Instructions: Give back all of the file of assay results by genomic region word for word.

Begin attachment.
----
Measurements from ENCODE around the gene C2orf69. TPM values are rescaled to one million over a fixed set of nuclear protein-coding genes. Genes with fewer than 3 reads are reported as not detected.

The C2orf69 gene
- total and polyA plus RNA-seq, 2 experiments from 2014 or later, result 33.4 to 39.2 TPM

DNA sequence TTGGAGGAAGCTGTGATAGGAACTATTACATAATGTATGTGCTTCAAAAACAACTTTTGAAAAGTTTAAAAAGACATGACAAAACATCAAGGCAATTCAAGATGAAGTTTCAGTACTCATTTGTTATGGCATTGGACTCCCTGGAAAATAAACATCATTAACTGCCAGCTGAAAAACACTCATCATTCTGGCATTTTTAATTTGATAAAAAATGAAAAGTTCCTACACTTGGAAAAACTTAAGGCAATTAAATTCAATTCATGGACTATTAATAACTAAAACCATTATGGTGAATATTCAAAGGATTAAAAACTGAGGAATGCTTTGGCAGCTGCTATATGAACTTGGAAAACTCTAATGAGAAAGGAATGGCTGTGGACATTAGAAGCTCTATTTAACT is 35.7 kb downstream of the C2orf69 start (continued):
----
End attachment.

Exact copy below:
Measurements from ENCODE around the gene C2orf69. TPM values are rescaled to one million over a fixed set of nuclear protein-coding genes. Genes with fewer than 3 reads are reported as not detected.

The C2orf69 gene
- total and polyA plus RNA-seq, 2 experiments from 2014 or later, result 33.4 to 39.2 TPM

DNA sequence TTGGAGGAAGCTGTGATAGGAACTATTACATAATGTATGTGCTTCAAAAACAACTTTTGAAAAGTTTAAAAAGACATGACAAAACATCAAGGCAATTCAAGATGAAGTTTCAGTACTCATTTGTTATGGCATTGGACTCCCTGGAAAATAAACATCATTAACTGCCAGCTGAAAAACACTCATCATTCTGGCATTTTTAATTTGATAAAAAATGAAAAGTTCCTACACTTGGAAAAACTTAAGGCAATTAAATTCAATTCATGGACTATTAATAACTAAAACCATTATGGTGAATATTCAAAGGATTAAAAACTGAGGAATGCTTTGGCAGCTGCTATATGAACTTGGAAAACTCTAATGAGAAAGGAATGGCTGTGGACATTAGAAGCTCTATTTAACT is 35.7 kb downstream of the C2orf69 start (continued):